However, the list of rich and famous celebrities who have died by suicide is almost endless. Counselors and psychotherapists know this well. You’ll always see more tears rolling down a pretty face. But there is a real danger in assuming only certain types of people can be at risk. If you think someone is at risk, reach out to them. Don’t hold back because ‘they have so much going for them’.
Drop the ‘C’ word
You will notice I have avoided using the term commit suicide. Suicide is no longer classified as a crime in most countries. But if we use the language of ‘committing’ suicide we send the message we consider their thoughts and feelings as criminal, or even sinful. This language is guaranteed to shut down any attempts to connect with a person at risk. Suicide is a tragedy, not a crime.
Examine your broader attitudes about suicide
Whatever other beliefs you have about suicide, those beliefs are going to show on your face and in your voice so you may as well examine them. To be clear, this is not a debate about the right beliefs or the wrong beliefs. The only question here is whether your beliefs are helpful when reaching out to the person at risk.
For example, if you believe suicide is ‘the weak way out’ or is ‘selfish’ or ‘sinful’, those attitudes will undermine your attempts to connect the person. But if you simply remember suicide is driven by severe emotional pain you are more likely to appear compassionate and empathic.
Sitting in the mud
Having reached out to the person, listen patiently to their difficulty story. It’s difficult, in that it’s hard for us to sit through. I have a highly experienced colleague, Bronwyn Owen, who calls this ‘sitting in the mud’. It takes courage and compassion to just listen, without interruption, without offering solutions and without judging. The goal is to listen to the point where the person no longer feels so alone.
No guilt tactic
A common trap for novice helpers is to appeal the person’s sense of guilt. For example, “how will your family feel if you kill yourself?” “Think of your loved-ones.” It’s natural to say whatever we can think of to help the person. But remember suicide is driven by intolerable pain and despair. More pain, in the form of guilt provided by us, is not going to help. A suicidal person is convinced others will be better off without them so bringing loves ones into the frame won’t help.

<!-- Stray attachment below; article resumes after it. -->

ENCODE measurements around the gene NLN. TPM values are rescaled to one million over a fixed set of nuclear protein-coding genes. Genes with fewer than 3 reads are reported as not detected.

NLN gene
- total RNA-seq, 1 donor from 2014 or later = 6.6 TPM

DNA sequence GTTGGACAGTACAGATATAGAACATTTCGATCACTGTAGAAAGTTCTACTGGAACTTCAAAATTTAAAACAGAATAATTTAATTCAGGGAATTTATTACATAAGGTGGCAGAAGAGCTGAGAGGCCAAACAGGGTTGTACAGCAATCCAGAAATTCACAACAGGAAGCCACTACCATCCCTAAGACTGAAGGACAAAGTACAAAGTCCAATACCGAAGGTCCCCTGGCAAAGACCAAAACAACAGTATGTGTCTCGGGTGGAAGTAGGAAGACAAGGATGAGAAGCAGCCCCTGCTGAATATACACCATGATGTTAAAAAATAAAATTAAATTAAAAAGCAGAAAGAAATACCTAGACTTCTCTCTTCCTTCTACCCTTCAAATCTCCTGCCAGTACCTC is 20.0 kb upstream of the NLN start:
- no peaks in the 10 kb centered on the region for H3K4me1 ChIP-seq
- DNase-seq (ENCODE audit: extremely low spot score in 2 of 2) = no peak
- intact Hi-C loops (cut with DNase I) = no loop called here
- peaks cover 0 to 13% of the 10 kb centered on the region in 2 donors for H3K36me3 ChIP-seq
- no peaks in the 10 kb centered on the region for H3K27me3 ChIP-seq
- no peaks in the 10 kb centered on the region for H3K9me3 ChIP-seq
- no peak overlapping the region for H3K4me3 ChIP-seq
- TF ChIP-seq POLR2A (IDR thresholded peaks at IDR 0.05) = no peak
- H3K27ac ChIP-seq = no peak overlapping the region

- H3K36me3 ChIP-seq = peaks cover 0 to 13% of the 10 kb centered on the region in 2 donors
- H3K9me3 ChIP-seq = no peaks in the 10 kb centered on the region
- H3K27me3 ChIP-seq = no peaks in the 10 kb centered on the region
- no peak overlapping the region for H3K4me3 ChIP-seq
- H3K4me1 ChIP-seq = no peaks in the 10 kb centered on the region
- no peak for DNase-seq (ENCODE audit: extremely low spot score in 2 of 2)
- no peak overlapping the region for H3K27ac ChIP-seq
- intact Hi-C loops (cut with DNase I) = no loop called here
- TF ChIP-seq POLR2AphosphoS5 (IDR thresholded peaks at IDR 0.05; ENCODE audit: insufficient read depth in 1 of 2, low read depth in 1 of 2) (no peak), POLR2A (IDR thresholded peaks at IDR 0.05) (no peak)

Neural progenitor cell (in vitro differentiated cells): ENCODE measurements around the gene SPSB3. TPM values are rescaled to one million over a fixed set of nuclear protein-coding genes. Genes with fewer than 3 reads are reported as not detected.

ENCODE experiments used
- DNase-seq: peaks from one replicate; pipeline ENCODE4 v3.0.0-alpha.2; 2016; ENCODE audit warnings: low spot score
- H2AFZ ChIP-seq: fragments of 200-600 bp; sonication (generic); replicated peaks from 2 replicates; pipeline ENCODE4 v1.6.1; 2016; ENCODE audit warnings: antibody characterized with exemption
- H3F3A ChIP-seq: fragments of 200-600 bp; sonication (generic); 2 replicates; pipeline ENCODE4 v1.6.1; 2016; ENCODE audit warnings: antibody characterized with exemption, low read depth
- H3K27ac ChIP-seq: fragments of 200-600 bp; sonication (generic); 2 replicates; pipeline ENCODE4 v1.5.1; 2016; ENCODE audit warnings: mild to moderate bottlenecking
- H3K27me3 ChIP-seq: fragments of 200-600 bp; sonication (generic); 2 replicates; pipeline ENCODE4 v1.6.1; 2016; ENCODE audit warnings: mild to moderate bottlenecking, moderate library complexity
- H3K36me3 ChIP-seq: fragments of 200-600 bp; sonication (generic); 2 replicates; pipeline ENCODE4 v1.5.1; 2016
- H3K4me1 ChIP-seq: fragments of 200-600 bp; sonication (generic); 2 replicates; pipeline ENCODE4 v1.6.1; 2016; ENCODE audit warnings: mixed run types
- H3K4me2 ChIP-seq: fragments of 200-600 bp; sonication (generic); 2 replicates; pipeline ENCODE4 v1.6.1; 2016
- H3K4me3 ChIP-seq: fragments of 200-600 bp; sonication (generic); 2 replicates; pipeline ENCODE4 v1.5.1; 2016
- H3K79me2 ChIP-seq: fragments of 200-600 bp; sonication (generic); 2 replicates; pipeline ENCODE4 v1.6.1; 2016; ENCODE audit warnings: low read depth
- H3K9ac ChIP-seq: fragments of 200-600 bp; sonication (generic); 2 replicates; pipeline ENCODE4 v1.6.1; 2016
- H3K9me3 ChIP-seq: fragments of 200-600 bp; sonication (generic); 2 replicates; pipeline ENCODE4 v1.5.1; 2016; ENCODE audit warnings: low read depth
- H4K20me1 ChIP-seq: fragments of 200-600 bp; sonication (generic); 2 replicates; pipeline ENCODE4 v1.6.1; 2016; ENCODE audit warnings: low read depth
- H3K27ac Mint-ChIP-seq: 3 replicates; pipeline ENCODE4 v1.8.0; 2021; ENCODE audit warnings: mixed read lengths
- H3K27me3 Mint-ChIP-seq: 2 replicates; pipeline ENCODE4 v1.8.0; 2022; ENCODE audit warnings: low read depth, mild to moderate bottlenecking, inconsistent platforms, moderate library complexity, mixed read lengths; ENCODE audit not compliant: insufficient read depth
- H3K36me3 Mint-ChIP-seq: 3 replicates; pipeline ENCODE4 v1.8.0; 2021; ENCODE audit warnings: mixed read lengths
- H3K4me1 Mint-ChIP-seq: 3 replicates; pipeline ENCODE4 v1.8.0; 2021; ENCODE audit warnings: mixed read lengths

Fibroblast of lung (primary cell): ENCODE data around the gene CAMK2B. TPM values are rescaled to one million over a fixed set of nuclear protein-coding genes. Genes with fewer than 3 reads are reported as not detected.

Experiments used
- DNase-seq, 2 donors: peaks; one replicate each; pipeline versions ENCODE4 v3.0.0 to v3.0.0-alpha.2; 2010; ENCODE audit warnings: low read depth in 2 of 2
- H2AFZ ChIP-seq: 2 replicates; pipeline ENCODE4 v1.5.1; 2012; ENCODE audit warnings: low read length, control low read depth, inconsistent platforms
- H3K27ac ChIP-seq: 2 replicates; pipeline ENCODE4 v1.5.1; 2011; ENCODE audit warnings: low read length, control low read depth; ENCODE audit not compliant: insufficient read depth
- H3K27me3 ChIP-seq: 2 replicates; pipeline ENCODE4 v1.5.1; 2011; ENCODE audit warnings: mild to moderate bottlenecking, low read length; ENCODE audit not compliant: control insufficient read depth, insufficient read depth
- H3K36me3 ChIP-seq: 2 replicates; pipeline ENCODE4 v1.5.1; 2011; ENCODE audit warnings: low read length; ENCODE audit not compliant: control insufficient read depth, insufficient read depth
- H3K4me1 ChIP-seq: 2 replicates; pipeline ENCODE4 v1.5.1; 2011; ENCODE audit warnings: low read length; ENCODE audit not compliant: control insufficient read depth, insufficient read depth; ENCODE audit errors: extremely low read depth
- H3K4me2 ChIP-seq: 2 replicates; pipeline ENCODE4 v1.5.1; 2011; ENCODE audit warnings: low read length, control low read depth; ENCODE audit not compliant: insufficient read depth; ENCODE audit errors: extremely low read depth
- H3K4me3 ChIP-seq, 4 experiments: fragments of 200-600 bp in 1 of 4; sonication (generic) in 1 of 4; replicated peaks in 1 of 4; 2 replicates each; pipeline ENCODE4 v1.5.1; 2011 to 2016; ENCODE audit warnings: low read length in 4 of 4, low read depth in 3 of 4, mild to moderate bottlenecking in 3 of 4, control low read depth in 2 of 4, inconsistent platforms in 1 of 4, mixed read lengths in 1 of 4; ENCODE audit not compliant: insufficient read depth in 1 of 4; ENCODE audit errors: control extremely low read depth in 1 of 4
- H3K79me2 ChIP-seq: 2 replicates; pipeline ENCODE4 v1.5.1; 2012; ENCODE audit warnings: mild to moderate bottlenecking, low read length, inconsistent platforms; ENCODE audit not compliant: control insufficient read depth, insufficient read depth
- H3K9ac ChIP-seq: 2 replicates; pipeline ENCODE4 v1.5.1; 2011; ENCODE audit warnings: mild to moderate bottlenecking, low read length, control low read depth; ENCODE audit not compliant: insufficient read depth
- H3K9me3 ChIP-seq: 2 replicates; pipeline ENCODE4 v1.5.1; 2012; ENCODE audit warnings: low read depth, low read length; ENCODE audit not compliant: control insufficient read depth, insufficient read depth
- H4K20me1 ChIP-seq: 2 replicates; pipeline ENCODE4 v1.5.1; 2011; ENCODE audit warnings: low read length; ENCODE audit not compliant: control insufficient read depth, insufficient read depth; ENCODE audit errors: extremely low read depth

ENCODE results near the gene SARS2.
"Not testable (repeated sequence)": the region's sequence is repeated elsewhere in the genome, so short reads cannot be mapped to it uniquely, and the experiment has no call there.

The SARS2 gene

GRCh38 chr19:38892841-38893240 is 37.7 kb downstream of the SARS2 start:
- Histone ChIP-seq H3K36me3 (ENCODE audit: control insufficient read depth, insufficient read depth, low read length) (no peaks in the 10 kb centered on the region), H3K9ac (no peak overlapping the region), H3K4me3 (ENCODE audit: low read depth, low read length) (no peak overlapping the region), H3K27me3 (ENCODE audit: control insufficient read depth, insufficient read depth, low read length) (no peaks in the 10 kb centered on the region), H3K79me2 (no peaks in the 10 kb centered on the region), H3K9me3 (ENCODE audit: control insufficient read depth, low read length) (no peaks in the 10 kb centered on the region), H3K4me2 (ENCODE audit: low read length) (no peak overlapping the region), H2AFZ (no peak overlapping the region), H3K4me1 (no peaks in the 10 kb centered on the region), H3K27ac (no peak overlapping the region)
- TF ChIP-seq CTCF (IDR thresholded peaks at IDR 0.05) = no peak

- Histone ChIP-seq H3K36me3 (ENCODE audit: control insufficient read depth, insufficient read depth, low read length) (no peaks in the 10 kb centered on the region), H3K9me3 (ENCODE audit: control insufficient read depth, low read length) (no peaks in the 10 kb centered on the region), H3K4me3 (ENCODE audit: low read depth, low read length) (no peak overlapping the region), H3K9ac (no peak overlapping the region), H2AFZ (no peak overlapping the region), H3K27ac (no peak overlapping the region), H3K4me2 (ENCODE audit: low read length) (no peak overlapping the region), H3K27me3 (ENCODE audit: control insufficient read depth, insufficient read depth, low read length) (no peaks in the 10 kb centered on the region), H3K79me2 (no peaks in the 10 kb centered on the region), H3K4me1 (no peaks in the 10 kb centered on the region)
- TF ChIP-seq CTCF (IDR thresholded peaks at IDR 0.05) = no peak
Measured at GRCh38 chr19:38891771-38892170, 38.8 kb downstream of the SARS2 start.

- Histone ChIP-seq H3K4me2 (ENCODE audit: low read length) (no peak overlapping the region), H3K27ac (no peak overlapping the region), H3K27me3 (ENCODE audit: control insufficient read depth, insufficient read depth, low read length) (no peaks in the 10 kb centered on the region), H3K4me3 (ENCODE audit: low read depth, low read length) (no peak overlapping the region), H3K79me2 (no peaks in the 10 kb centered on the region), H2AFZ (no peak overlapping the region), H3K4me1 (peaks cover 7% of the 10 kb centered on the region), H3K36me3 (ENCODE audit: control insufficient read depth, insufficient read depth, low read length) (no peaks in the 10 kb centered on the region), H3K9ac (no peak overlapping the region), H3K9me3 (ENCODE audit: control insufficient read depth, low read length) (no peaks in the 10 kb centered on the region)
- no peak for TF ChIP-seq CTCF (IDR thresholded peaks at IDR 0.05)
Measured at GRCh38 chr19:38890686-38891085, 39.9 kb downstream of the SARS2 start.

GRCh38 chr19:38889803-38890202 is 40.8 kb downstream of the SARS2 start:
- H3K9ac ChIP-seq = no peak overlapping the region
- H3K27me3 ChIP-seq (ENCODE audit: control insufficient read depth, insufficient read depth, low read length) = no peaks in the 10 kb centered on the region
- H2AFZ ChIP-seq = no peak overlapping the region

Positive Psychology and suicide prevention
Some of the most promising work in suicide prevention is being done by Positive Psychology researchers. Traditional approaches to suicide naturally focus on reducing risks factors such as depression and hopelessness. However, a study by Huffman et.al. (2013) found exercises designed to increase gratitude—for example gratitude letters and counting blessings successfully reduced depression and suicidal ideation among hospital in-patients.
Exercises focusing on building personal strengths were also associated with substantial improvements. Prof. Martin Seligman has reported on studies with military personnel where very low scores on ‘meaning and purpose’ predicted later suicides. These findings have resulted in programs designed to identify people at risk (i.e. people with low scores on meaning and purpose) and involving them in programs designed to enhance life meaning.
R U OK? Day
R U OK? Day began in Australia eight years ago. The day is held on the second Thursday in September and is intended to prompt us to check in with family, friends, and colleagues by asking the simple question, “R U OK?” Everyone is encouraged to do this one small thing to bring communities together and hopefully connect with those in our network who have been quietly struggling. Then, if you do find someone struggling – start a conversation.
Whether you are a trained counselor or not, you can identify someone who may be at risk and be a bridge- linking the person with someone who can support them. Even if it’s just getting them to their own doctor. Keep it simple. Even if you just ‘sit in the mud’ with the person while they share their story you are sending a powerful message… “Yes, you are in pain. No, you don’t have to go through it alone.”
Note; The author is an accredited Applied Suicide Intervention Skills Training (ASIST) facilitator with Livingworks Canada. To find out more about ASIST visit… https://www.livingworks.net/
- Huffman, J.C. DuBois, C.M., Healy, B.C. et.al. (2014). Feasibility and utility of positive psychology exercises for suicidal inpatients. Gen Hospital Psychiatry. Jan-Feb;36(1):88-94.
- Jamison. K.R. (1999). Night Falls Fast: understanding suicide. Random House.
- Cornum, R., Matthews, M. D., & Seligman, M. E. P. (2011). Comprehensive soldier fitness: Building resilience in a challenging institutional context. American Psychologist, 66(1), 4–9.
- Harrison, M., Vargo, T. (2017) Suicide Prevention and Psychological Resilience for Military and Veterans: Program Overview. Oxford University Press.